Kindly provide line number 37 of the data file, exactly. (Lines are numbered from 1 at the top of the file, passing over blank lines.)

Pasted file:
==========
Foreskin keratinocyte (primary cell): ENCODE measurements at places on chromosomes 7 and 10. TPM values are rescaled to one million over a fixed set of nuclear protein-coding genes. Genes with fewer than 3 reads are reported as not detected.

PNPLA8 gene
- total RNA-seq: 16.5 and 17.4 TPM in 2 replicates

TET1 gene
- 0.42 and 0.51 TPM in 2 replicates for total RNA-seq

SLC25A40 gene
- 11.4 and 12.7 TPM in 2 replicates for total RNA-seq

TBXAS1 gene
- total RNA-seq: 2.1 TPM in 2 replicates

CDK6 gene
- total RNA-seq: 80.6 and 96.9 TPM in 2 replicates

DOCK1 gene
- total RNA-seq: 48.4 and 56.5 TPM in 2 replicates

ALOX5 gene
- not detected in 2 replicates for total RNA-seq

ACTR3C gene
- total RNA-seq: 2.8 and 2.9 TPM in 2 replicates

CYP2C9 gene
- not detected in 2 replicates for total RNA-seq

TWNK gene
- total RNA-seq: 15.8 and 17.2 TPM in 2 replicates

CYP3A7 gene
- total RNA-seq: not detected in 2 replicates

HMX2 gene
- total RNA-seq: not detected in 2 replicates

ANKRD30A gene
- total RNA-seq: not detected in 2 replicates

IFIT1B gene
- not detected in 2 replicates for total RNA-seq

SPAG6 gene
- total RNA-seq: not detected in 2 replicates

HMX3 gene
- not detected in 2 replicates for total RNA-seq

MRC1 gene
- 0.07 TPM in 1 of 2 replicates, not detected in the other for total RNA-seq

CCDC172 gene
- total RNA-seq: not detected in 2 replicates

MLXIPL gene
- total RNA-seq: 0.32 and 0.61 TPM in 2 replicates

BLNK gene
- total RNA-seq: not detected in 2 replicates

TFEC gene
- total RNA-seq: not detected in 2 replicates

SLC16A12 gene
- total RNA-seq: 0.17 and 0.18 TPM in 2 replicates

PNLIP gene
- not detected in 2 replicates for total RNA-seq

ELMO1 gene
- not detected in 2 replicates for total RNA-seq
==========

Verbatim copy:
- total RNA-seq: not detected in 2 replicates